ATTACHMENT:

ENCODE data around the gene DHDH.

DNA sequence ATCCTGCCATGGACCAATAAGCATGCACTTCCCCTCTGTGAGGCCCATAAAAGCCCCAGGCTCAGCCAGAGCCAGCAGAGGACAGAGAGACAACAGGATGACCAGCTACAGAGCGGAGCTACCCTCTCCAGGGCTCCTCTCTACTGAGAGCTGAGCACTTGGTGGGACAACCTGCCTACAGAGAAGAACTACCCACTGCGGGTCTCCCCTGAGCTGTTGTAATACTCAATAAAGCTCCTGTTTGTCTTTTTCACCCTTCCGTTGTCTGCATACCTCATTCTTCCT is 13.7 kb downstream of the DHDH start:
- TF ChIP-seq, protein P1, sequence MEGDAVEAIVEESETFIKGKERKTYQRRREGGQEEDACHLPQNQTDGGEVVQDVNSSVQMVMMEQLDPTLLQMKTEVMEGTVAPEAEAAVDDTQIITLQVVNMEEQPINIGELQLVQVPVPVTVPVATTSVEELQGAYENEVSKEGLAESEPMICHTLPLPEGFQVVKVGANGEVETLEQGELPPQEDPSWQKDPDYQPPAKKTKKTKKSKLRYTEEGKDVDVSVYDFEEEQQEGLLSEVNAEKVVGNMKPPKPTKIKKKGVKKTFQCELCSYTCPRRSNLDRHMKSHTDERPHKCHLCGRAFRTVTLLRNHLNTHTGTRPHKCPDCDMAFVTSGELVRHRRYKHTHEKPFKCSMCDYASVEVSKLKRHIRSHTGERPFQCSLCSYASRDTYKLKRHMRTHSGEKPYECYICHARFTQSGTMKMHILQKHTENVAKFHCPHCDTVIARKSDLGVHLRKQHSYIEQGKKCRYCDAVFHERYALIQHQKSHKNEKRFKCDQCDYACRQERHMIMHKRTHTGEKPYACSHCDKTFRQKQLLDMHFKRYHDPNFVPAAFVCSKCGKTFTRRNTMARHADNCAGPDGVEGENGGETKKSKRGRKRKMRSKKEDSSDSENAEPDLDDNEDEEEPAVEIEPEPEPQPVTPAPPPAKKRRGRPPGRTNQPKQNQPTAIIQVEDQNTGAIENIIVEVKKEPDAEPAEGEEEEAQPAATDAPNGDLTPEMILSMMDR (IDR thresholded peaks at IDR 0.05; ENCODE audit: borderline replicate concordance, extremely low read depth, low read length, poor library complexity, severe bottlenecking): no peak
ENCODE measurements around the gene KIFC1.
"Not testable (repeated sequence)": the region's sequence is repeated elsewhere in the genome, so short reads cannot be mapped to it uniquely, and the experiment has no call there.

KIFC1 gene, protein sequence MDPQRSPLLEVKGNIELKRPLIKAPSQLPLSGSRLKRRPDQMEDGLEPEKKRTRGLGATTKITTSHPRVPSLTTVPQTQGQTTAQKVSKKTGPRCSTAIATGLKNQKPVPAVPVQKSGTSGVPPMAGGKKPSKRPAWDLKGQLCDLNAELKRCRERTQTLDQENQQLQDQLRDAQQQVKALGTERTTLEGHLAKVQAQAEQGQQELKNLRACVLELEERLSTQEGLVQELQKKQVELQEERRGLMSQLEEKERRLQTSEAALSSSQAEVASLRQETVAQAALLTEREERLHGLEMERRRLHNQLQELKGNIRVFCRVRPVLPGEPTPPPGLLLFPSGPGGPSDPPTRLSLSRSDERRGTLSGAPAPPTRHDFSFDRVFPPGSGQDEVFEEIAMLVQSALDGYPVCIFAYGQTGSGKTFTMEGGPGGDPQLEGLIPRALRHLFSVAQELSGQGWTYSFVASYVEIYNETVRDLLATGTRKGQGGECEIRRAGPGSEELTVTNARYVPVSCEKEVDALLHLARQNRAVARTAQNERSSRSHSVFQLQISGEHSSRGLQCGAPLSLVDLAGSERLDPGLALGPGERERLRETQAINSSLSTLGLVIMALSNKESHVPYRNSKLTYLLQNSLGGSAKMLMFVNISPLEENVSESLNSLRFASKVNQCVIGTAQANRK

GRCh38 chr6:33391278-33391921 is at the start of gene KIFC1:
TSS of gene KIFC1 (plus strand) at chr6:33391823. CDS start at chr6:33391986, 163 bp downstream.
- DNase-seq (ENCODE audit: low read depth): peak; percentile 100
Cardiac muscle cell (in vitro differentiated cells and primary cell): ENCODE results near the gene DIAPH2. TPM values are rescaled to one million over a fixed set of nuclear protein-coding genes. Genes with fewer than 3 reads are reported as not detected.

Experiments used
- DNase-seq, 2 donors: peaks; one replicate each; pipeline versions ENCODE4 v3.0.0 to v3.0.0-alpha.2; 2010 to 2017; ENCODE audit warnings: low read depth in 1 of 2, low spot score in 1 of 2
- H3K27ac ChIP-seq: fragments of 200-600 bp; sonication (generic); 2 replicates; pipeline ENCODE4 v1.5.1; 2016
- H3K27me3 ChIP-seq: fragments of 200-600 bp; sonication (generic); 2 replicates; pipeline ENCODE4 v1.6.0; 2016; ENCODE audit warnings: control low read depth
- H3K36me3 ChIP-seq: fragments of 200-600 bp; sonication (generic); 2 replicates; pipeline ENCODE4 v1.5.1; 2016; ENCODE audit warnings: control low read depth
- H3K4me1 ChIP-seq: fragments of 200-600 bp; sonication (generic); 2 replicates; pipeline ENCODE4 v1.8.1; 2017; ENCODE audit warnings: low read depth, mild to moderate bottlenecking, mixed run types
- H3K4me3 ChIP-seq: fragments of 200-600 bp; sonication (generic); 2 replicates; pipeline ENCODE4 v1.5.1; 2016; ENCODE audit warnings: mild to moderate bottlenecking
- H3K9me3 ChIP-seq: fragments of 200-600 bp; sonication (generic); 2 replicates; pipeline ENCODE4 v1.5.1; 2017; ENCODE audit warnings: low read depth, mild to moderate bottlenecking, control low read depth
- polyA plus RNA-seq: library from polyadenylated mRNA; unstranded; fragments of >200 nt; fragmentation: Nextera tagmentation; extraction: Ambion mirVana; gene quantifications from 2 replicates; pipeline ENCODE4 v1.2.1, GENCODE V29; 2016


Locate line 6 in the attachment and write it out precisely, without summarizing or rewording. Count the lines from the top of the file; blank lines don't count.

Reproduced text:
KIFC1 gene, protein sequence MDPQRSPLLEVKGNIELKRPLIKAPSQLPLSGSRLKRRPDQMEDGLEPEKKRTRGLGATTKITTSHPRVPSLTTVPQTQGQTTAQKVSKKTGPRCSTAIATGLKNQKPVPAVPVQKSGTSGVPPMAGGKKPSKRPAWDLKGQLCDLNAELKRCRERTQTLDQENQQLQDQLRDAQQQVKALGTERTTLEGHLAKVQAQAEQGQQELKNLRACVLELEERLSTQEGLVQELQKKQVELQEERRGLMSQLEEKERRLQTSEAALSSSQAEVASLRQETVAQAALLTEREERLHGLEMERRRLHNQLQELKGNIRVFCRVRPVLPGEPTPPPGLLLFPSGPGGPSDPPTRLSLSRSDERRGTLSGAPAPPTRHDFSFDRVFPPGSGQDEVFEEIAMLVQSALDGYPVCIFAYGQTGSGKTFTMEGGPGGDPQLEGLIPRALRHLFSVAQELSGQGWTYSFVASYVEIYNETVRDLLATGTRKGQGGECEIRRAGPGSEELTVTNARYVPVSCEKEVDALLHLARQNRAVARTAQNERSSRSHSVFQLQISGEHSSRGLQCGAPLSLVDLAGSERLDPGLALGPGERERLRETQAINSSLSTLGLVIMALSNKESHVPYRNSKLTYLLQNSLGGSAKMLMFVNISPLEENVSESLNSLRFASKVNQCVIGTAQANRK